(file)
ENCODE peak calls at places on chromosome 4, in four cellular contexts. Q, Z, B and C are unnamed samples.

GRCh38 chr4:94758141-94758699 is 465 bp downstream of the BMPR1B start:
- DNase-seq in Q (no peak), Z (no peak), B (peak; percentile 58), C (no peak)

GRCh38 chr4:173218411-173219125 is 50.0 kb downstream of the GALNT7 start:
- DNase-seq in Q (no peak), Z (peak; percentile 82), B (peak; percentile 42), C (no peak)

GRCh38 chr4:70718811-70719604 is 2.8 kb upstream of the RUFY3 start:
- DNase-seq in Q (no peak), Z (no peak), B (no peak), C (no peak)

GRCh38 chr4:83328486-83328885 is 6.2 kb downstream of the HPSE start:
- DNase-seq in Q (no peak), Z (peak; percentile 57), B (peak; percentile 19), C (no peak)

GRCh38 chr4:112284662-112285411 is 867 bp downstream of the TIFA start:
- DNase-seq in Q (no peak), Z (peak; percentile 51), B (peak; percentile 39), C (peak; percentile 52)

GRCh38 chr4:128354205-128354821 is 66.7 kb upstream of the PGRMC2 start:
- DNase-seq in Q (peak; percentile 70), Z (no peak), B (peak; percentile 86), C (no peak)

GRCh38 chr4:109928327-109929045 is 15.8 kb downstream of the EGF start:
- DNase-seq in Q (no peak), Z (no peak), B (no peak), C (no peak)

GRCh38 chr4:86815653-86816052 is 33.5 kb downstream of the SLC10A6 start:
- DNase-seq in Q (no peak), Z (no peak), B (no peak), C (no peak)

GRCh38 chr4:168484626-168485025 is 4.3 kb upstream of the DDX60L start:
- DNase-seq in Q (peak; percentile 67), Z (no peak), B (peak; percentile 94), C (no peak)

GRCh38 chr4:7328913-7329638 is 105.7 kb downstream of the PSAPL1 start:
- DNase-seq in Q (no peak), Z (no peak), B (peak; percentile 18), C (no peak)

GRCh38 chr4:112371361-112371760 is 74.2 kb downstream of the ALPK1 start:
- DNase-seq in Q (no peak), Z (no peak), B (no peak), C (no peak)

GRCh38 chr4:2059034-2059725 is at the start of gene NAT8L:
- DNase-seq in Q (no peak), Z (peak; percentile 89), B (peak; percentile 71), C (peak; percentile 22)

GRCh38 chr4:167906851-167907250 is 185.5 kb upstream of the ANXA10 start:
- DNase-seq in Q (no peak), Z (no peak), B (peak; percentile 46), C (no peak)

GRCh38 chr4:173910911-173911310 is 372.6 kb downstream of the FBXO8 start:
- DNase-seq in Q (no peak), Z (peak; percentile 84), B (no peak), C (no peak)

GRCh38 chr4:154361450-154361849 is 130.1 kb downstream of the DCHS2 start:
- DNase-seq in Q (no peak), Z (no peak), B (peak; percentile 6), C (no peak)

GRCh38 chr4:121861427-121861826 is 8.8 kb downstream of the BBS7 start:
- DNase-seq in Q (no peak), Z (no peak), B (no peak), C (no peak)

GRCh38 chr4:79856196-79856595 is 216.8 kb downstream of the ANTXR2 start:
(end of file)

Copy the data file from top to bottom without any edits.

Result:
ENCODE peak calls at places on chromosome 4, in four cellular contexts. Q, Z, B and C are unnamed samples.

GRCh38 chr4:94758141-94758699 is 465 bp downstream of the BMPR1B start:
- DNase-seq in Q (no peak), Z (no peak), B (peak; percentile 58), C (no peak)

GRCh38 chr4:173218411-173219125 is 50.0 kb downstream of the GALNT7 start:
- DNase-seq in Q (no peak), Z (peak; percentile 82), B (peak; percentile 42), C (no peak)

GRCh38 chr4:70718811-70719604 is 2.8 kb upstream of the RUFY3 start:
- DNase-seq in Q (no peak), Z (no peak), B (no peak), C (no peak)

GRCh38 chr4:83328486-83328885 is 6.2 kb downstream of the HPSE start:
- DNase-seq in Q (no peak), Z (peak; percentile 57), B (peak; percentile 19), C (no peak)

GRCh38 chr4:112284662-112285411 is 867 bp downstream of the TIFA start:
- DNase-seq in Q (no peak), Z (peak; percentile 51), B (peak; percentile 39), C (peak; percentile 52)

GRCh38 chr4:128354205-128354821 is 66.7 kb upstream of the PGRMC2 start:
- DNase-seq in Q (peak; percentile 70), Z (no peak), B (peak; percentile 86), C (no peak)

GRCh38 chr4:109928327-109929045 is 15.8 kb downstream of the EGF start:
- DNase-seq in Q (no peak), Z (no peak), B (no peak), C (no peak)

GRCh38 chr4:86815653-86816052 is 33.5 kb downstream of the SLC10A6 start:
- DNase-seq in Q (no peak), Z (no peak), B (no peak), C (no peak)

GRCh38 chr4:168484626-168485025 is 4.3 kb upstream of the DDX60L start:
- DNase-seq in Q (peak; percentile 67), Z (no peak), B (peak; percentile 94), C (no peak)

GRCh38 chr4:7328913-7329638 is 105.7 kb downstream of the PSAPL1 start:
- DNase-seq in Q (no peak), Z (no peak), B (peak; percentile 18), C (no peak)

GRCh38 chr4:112371361-112371760 is 74.2 kb downstream of the ALPK1 start:
- DNase-seq in Q (no peak), Z (no peak), B (no peak), C (no peak)

GRCh38 chr4:2059034-2059725 is at the start of gene NAT8L:
- DNase-seq in Q (no peak), Z (peak; percentile 89), B (peak; percentile 71), C (peak; percentile 22)

GRCh38 chr4:167906851-167907250 is 185.5 kb upstream of the ANXA10 start:
- DNase-seq in Q (no peak), Z (no peak), B (peak; percentile 46), C (no peak)

GRCh38 chr4:173910911-173911310 is 372.6 kb downstream of the FBXO8 start:
- DNase-seq in Q (no peak), Z (peak; percentile 84), B (no peak), C (no peak)

GRCh38 chr4:154361450-154361849 is 130.1 kb downstream of the DCHS2 start:
- DNase-seq in Q (no peak), Z (no peak), B (peak; percentile 6), C (no peak)

GRCh38 chr4:121861427-121861826 is 8.8 kb downstream of the BBS7 start:
- DNase-seq in Q (no peak), Z (no peak), B (no peak), C (no peak)

GRCh38 chr4:79856196-79856595 is 216.8 kb downstream of the ANTXR2 start: